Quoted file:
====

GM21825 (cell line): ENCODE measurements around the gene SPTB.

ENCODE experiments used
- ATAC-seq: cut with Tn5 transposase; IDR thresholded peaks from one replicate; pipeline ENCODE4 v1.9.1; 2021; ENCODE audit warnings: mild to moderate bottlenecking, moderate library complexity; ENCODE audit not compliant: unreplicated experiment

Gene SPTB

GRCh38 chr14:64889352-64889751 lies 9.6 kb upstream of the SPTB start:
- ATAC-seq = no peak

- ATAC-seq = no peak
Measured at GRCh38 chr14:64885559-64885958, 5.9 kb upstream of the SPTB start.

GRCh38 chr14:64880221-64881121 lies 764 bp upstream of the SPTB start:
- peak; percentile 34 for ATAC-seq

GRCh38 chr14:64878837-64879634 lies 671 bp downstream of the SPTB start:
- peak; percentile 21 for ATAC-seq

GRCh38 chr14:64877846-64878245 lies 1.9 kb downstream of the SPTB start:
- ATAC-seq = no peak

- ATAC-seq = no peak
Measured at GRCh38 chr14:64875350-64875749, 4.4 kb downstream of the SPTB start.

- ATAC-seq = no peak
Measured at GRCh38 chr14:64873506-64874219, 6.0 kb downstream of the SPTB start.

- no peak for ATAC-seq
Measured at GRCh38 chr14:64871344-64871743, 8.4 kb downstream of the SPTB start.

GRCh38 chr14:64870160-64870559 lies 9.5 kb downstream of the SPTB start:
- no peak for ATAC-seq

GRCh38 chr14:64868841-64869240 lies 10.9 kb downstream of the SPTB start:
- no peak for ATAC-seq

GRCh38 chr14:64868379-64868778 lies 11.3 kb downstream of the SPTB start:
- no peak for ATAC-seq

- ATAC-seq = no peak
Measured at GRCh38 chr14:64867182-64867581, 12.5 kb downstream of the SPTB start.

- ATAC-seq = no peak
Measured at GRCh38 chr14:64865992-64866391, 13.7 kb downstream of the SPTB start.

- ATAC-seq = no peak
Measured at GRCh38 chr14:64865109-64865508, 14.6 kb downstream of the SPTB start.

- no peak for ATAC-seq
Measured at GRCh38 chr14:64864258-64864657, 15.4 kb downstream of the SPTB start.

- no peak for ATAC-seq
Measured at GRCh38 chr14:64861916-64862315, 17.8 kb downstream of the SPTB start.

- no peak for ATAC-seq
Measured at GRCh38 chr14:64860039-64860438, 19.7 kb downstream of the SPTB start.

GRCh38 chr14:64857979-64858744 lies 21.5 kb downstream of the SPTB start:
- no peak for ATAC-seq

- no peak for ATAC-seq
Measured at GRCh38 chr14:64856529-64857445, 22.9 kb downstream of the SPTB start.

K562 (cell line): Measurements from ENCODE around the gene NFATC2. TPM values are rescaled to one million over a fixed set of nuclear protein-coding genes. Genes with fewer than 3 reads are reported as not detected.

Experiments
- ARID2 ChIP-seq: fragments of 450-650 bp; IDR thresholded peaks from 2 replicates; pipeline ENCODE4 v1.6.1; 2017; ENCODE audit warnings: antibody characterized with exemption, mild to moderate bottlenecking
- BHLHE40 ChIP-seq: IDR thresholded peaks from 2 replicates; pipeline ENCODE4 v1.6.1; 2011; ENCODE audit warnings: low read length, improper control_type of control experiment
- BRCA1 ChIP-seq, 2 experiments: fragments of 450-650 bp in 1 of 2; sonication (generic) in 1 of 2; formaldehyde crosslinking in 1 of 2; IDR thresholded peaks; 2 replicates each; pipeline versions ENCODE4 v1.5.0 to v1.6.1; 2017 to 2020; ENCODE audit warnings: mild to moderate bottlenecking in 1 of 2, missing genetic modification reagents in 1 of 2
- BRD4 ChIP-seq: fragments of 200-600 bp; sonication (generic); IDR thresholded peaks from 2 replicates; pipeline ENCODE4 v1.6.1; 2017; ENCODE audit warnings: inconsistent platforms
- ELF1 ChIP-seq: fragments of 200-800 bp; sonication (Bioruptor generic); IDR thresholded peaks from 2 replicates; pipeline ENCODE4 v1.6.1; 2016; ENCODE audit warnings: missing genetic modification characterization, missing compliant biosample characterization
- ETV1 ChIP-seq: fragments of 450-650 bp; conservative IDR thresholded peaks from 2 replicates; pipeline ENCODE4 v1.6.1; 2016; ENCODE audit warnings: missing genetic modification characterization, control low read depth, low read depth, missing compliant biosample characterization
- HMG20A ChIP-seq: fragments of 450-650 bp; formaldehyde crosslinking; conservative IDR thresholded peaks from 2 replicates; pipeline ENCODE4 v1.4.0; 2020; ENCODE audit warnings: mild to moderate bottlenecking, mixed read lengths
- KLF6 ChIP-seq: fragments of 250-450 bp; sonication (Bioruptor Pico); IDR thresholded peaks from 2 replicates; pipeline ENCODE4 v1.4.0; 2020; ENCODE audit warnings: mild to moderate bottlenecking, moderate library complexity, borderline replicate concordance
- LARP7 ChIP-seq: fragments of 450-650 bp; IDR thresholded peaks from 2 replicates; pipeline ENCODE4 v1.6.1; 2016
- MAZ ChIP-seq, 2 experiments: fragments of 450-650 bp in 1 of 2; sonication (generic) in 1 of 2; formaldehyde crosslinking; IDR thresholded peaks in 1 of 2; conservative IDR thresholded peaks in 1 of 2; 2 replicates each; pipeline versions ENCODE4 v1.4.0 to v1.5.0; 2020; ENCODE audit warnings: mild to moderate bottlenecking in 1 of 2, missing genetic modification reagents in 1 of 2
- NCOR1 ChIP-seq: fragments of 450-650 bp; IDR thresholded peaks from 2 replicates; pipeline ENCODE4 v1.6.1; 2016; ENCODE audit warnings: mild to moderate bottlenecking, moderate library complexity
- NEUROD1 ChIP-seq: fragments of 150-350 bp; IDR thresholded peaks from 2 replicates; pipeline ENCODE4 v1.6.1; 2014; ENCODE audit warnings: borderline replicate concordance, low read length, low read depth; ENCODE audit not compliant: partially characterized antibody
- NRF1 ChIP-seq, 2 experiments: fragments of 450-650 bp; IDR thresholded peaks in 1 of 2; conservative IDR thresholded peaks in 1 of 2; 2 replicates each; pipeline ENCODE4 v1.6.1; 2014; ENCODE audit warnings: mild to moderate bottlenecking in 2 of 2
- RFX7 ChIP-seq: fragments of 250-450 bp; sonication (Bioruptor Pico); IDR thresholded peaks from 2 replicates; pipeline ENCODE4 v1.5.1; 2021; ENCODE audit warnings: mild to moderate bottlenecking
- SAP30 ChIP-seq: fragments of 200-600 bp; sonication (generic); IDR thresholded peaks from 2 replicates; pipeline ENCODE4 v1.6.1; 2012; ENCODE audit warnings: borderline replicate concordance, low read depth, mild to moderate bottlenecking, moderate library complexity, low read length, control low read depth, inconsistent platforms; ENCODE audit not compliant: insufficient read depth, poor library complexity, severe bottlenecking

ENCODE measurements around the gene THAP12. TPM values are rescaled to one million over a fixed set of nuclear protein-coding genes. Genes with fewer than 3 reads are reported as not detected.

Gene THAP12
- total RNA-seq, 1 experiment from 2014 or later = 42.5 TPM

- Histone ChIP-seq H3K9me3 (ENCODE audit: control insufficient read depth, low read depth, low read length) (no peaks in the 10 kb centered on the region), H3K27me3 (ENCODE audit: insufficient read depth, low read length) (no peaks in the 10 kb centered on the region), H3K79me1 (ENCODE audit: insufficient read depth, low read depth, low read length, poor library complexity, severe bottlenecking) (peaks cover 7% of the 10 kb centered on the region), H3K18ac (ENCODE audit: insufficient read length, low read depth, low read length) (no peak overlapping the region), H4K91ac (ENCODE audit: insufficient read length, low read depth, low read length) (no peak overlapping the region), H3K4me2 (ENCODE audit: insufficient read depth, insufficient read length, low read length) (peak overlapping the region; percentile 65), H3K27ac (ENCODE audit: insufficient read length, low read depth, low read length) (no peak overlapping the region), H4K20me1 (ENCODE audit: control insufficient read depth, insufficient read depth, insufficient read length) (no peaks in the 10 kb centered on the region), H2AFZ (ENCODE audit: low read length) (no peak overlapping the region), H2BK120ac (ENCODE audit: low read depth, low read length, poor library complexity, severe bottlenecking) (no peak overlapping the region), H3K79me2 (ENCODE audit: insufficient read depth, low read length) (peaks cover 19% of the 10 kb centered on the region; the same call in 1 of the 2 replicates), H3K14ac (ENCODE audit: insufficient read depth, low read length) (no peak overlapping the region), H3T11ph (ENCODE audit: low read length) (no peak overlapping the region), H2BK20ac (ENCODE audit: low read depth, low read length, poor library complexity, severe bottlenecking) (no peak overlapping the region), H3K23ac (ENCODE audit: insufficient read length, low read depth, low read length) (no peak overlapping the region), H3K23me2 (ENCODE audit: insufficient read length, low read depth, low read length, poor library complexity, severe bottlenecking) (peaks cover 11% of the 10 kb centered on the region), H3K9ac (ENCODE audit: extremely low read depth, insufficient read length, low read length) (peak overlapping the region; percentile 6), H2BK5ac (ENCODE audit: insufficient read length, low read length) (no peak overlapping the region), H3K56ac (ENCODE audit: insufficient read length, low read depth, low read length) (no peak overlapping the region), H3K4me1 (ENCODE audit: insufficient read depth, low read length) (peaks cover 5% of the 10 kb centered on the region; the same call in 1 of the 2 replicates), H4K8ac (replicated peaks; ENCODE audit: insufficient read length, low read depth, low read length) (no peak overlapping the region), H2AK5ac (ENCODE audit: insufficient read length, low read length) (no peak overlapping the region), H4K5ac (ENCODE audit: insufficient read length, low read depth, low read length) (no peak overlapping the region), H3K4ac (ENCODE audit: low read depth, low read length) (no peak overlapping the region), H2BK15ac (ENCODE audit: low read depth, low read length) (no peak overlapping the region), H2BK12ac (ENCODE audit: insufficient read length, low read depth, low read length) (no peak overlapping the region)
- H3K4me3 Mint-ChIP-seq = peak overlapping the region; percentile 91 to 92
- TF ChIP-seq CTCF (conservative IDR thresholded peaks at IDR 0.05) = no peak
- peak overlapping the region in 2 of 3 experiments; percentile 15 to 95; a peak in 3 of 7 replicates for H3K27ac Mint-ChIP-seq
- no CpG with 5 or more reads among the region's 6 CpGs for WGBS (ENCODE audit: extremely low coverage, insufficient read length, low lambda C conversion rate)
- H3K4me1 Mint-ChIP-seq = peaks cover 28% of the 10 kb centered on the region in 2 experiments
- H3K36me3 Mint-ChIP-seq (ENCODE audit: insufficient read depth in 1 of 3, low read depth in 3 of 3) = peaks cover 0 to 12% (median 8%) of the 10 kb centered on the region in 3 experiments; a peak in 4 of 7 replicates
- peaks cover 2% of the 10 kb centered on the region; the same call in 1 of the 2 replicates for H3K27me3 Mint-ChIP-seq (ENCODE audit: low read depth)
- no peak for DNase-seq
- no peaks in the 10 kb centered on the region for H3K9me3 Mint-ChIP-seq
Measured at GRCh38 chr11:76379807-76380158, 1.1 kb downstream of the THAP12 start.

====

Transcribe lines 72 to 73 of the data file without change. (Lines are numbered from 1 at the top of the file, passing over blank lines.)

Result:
- no peaks in the 10 kb centered on the region for H3K9me3 Mint-ChIP-seq
Measured at GRCh38 chr11:76379807-76380158, 1.1 kb downstream of the THAP12 start.